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Thrasher suggests breaking up Justice’s proposed Save Our State fund

By PHIL KABLER

Charleston Gazette-Mail

CHARLESTON, W.Va. — Commerce Secretary Woody Thrasher said Wednesday he believes it would be workable to break up funding for Gov. Jim Justice’s proposed $105 million Save Our State Fund over three years.

“I wouldn’t think I could spend $105 million in one year, and spend it wisely,” he told the Senate Finance Committee.

Justice proposed the fund in his State of the State address, saying it would provide much-needed resources to jump-start economic development and tourism in the state.

Thrasher said the state Development Office simply has not had enough funds to compete with neighboring states when it comes to recruiting new businesses to the state or encouraging existing businesses to expand.

He said the office had an $8 million budget, but in recent years, that amount has been cut to $3 million to $4 million.

“It’s going to a gunfight with a cap pistol,” he said.

The funding can be used to close deals with businesses, whether it be to improve site infrastructure, such as upgrading sewer treatment facilities or extending gas lines, or to provide equipment or enhanced workforce training.

Thrasher said the state looks for projects that will provide a significant return on investment, such as the soon-to-open Proctor & Gamble plant near Martinsburg, which he said should return the state’s investment within three years of operations, not counting multiplier effects.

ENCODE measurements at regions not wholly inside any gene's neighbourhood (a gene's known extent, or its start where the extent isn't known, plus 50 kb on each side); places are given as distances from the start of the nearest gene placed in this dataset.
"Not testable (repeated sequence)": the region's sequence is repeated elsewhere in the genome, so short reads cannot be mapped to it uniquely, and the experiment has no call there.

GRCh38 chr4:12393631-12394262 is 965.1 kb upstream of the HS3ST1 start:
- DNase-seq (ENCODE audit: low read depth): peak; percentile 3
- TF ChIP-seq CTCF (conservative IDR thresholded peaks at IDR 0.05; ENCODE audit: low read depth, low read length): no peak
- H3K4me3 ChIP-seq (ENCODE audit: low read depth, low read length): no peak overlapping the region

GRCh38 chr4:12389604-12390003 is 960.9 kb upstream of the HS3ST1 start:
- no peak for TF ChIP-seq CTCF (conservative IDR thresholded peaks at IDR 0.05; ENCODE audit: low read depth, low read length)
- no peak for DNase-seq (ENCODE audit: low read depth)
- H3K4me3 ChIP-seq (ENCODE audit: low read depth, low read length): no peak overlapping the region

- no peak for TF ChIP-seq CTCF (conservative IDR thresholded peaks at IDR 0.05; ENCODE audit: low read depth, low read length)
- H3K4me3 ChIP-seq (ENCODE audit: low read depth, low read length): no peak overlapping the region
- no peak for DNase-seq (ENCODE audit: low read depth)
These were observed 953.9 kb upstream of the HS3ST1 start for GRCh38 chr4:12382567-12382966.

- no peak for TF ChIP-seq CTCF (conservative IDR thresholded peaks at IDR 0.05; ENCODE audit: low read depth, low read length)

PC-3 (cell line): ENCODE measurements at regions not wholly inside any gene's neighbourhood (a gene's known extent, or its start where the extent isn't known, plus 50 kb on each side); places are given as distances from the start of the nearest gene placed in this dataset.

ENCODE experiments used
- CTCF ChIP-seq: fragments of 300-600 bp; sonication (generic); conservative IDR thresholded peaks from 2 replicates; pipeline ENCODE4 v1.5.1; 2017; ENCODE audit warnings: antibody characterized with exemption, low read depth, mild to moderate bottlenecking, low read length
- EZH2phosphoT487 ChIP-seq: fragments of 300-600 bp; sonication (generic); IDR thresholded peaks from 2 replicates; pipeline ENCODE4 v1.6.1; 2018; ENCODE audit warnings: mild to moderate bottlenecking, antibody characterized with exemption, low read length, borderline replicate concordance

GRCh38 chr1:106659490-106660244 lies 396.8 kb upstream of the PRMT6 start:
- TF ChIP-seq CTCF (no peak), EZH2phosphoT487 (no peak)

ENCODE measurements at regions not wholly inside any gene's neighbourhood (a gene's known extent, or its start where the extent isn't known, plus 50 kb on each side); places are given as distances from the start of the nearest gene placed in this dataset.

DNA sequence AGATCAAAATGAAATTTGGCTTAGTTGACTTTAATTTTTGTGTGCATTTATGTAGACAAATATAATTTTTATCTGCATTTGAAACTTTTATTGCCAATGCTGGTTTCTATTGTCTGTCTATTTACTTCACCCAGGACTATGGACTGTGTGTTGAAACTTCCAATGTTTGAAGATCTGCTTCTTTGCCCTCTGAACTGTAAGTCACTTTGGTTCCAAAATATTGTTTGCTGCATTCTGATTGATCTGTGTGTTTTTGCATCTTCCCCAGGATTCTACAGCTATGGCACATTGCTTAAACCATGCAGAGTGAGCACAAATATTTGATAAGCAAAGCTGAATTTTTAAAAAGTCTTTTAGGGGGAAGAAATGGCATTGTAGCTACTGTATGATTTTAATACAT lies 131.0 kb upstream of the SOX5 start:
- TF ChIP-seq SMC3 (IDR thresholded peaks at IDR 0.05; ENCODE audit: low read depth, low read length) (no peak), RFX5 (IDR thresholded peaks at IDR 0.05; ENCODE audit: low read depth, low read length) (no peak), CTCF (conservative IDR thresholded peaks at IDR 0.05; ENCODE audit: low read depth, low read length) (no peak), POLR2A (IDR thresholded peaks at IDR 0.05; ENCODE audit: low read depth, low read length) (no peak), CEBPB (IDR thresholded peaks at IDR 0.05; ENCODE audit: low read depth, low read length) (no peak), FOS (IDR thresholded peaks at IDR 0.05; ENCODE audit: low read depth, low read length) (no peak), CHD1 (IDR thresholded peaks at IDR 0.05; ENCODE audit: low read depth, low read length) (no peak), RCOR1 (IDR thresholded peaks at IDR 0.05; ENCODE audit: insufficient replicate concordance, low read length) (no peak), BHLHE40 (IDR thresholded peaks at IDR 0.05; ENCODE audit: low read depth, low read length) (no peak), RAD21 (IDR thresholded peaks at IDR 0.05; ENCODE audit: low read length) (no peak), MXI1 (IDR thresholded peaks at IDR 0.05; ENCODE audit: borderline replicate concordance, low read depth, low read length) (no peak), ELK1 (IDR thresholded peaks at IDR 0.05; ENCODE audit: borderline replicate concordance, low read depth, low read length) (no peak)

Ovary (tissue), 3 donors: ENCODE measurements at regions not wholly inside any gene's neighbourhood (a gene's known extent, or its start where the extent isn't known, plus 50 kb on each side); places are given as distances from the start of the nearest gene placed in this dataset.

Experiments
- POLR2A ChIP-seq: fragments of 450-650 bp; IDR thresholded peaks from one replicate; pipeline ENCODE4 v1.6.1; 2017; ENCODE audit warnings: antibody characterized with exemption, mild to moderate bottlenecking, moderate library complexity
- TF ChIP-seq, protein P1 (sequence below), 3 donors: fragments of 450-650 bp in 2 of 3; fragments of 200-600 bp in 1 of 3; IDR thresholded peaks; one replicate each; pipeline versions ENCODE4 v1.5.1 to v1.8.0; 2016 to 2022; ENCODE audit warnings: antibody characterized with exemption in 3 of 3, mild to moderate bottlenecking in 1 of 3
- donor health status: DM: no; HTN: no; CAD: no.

He said the fund will also be available to promote tourism, including supporting programs that are zeroed out of Justice’s budget bill, including Mountain Stage and various fairs and festivals statewide.

“It’s my personal belief that things like Mountain Stage and the Blackberry Festival  are inherent to West Virginia,” he said.

“Tourism would be remiss, if they have this enhanced budget, not to look at all of these sorts of entities,” he said.

Justice’s budget also proposes increasing state wholesale liquor prices and raising the tax on beer to provide an additional $5.6 million a year for tourism advertising.

“We feel Tourism has great opportunity,” Thrasher said. “We find we don’t have a really clear, concise, consistent message.”

State Tourism Commissioner Chelsea Ruby told the committee there is a direct correlation between tourism advertising and tourist visitation.

She noted that Michigan — a state frequently cited by Justice for its investment in tourism — had a tourism advertising budget of about $5 million in 2005, and had some of the lowest hotel occupancy rates in the U.S.

Michigan increased its ad budget to about $13 million, and saw such an upswing in visitation that it went on to increase ad spending to the current level of about $30 million a year, Ruby said.

Conversely, she said, in the mid-1990s, Colorado eliminated its tourism advertising budget as a cost-cutting measure, and experienced a drop of three million visitors within one year.

She noted that in recent surveys, only about 50 percent of people in targeted markets recalled seeing West Virginia tourism ads, because the state could not afford to air the ads with sufficient frequency.

Also Wednesday, Thrasher said his initial review of divisions within the Department of Commerce leads him to believe he can make budget cuts.

“I haven’t seen a division yet that doesn’t have the opportunity to trim, some greater than others,” said Thrasher, who stepped down as president of the engineering and architecture firm that bears his name to accept the Commerce post.

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